The below is republished from the corrections section of The Times online as this website has a paywall installed, meaning only those that subscribe or register to the site can access it.
Following an article published in The Sunday Times on 28 May 2017 headlined “I’m not altruistic, I’m pretty selfish, but I had to do something, so I took in a refugee…”, Mohammed Ahmed complained to the Independent Press Standards Organisation that The Sunday Times had breached Clause 2 (Privacy) of the Editors’ Code of Practice. The complaint was upheld and IPSO has required The Sunday Times to publish this adjudication.
The article, which included the complainant’s first name and unpixelated photograph, was the journalist’s first-person account of her experience hosting the complainant, at the time an asylum seeker, in her home. The article included various details about the complainant’s background and personal life, and reported the journalist’s recollection of various conversations that she had with the complainant. It also included the text of a letter of apology that the complainant had written to the journalist after they had argued.
The journalist recalled that, while living with her, the complainant had suffered from an illness and the article included details of the illness. She also said that the complainant had left pornographic images on her computer, and she described the content of these images.
The complainant was concerned that his life and experiences had been the focus of a story in a national newspaper, which he considered to be an intrusion into his privacy. He was not a public figure, and had not expected to be the subject of an article. He had not consented to its publication.
The newspaper said that the article was a first-hand piece on a challenging topic written by a widely acclaimed journalist of great experience and integrity. In sharing her story, the journalist was exercising her right to freedom of expression. She was entitled to report her experiences and opinions, and was contributing to a topic of general discussion and debate.
The newspaper did not accept that the article had intruded into the complainant’s privacy. It said that the complainant did not have a reasonable expectation of privacy in relation to his behaviour, or conversations with the journalist, while staying at her home. It noted that he was a non-paying guest in the house, and that he had shared most of the information in the article with his host voluntarily, in the knowledge that she was a journalist working for a major newspaper.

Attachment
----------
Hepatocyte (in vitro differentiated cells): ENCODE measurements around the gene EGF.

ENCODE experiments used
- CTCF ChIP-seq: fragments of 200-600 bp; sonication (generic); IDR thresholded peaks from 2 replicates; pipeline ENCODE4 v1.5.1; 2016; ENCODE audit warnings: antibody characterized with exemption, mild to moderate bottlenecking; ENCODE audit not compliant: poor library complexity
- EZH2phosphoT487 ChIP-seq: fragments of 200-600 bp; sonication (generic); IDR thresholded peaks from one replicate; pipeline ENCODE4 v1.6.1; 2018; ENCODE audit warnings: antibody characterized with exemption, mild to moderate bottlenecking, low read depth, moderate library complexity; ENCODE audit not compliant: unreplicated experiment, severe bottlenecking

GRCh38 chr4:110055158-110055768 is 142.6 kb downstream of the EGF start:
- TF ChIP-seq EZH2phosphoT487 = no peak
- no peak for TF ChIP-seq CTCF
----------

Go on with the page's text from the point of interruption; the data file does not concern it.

IPSO’s Complaints Committee emphasised that first-person journalism has a long history as a means to exercise the right to freedom of expression. Clause 2 of the Code makes clear that everyone is entitled to respect for his or her private and family life, home, health and correspondence. This reflects the enhanced privacy rights that people have in their own homes. The Committee rejected the newspaper’s position that, as the complainant was not paying rent, these rights were forfeited. It also did not accept that, as his host was a journalist, the complainant should have presumed that any information he shared with her might be published without his consent.
The article included extensive information about the complainant, relating to: his family and personal relationships; his domestic arrangements; his financial circumstances; his journey to the UK; his asylum application; his relationships and interactions with the journalist, including an argument they had had, and a letter he had written to her, expressing his feelings about the disagreement; his psychological and physical health; his drug use; and allegations about the possession of private, sexual material. These details were used to create a detailed and intimate portrait of the complainant, and his life.
The complainant was not a public figure, and had not publicly disclosed the information about his experiences contained in the article, or consented to the article’s publication. The extent of this detail, published without his consent, and where no steps were taken to obscure his identity, represented an intrusion into his private life. While the journalist was entitled to publish her story, and the Committee recognised that the matters discussed in the article were of significant public interest, this was not sufficient to justify the extent of the information about the complainant, and the resulting intrusion into his private life; the journalist’s right to freedom of expression did not outweigh the complainant’s right to privacy in this instance. There was a breach of Clause 2.
Don’t like what you’re seeing in the press? If you see an article you’re unhappy with, you can email the press regulators at email@example.com to voice your concerns. If enough complaints are received, they will have to look into it.
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